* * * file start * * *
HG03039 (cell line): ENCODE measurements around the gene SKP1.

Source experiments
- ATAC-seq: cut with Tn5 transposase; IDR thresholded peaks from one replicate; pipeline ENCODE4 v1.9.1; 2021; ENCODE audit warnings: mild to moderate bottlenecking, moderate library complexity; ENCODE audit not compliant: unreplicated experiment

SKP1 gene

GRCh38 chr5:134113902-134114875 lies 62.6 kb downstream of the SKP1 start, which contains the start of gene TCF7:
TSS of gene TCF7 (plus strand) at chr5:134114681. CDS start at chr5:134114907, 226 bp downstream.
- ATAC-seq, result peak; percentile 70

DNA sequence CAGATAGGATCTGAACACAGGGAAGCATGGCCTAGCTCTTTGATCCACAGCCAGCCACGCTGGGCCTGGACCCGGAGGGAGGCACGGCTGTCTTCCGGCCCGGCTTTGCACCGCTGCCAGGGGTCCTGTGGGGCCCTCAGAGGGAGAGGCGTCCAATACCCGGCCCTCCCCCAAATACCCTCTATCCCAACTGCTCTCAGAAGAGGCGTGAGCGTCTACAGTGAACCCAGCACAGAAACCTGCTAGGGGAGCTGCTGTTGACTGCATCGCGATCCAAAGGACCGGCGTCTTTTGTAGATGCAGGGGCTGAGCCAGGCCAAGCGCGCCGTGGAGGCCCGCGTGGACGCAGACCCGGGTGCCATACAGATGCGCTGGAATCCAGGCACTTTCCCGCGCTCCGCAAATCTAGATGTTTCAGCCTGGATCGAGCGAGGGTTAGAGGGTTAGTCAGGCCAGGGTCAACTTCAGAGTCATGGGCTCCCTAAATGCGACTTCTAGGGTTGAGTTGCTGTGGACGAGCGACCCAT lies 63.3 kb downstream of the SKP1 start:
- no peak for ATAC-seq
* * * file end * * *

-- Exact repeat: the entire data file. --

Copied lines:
HG03039 (cell line): ENCODE measurements around the gene SKP1.

Source experiments
- ATAC-seq: cut with Tn5 transposase; IDR thresholded peaks from one replicate; pipeline ENCODE4 v1.9.1; 2021; ENCODE audit warnings: mild to moderate bottlenecking, moderate library complexity; ENCODE audit not compliant: unreplicated experiment

SKP1 gene

GRCh38 chr5:134113902-134114875 lies 62.6 kb downstream of the SKP1 start, which contains the start of gene TCF7:
TSS of gene TCF7 (plus strand) at chr5:134114681. CDS start at chr5:134114907, 226 bp downstream.
- ATAC-seq, result peak; percentile 70

DNA sequence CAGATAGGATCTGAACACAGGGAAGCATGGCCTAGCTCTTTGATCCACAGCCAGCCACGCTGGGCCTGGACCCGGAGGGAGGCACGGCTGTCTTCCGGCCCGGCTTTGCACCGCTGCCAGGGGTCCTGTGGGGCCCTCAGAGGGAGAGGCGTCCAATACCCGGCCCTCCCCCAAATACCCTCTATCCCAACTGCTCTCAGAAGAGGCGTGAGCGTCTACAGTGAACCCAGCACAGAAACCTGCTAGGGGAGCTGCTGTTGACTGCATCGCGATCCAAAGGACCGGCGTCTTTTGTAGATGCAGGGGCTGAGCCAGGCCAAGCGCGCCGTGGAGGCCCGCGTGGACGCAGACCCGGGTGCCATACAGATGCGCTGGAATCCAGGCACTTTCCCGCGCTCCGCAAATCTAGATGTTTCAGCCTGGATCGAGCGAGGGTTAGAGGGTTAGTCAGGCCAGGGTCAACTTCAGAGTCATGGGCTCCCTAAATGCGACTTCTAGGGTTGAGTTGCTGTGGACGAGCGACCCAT lies 63.3 kb downstream of the SKP1 start:
- no peak for ATAC-seq